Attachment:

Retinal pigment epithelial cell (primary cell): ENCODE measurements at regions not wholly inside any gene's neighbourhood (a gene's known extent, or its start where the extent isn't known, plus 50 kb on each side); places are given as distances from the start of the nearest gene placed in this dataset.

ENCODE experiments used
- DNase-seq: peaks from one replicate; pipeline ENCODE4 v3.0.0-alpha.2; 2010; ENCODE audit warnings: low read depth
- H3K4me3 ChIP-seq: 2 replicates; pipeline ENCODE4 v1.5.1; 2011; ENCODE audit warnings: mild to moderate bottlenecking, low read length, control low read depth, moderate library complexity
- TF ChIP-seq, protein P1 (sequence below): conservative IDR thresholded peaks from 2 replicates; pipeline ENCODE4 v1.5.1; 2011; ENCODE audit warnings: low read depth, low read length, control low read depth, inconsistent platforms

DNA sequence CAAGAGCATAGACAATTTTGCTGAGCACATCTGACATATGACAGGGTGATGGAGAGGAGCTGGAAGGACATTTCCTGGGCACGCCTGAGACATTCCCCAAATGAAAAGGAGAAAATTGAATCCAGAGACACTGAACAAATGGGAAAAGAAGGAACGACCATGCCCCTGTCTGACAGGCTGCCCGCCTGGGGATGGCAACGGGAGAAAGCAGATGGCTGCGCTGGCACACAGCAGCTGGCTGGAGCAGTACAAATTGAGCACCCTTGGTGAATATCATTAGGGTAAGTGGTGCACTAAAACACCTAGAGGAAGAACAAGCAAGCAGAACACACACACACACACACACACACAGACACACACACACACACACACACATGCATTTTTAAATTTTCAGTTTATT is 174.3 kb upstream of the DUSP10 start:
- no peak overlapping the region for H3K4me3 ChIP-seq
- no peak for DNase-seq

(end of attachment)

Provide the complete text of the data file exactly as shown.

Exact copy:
Retinal pigment epithelial cell (primary cell): ENCODE measurements at regions not wholly inside any gene's neighbourhood (a gene's known extent, or its start where the extent isn't known, plus 50 kb on each side); places are given as distances from the start of the nearest gene placed in this dataset.

ENCODE experiments used
- DNase-seq: peaks from one replicate; pipeline ENCODE4 v3.0.0-alpha.2; 2010; ENCODE audit warnings: low read depth
- H3K4me3 ChIP-seq: 2 replicates; pipeline ENCODE4 v1.5.1; 2011; ENCODE audit warnings: mild to moderate bottlenecking, low read length, control low read depth, moderate library complexity
- TF ChIP-seq, protein P1 (sequence below): conservative IDR thresholded peaks from 2 replicates; pipeline ENCODE4 v1.5.1; 2011; ENCODE audit warnings: low read depth, low read length, control low read depth, inconsistent platforms

DNA sequence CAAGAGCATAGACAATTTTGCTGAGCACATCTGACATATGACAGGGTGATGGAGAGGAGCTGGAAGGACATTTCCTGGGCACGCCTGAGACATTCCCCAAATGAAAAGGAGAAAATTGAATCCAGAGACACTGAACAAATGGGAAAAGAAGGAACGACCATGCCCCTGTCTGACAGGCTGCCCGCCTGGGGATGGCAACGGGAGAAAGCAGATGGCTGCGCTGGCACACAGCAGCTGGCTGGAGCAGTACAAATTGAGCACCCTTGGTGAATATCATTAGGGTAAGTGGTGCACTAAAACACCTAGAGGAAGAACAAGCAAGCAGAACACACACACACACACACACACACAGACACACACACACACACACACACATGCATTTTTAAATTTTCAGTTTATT is 174.3 kb upstream of the DUSP10 start:
- no peak overlapping the region for H3K4me3 ChIP-seq
- no peak for DNase-seq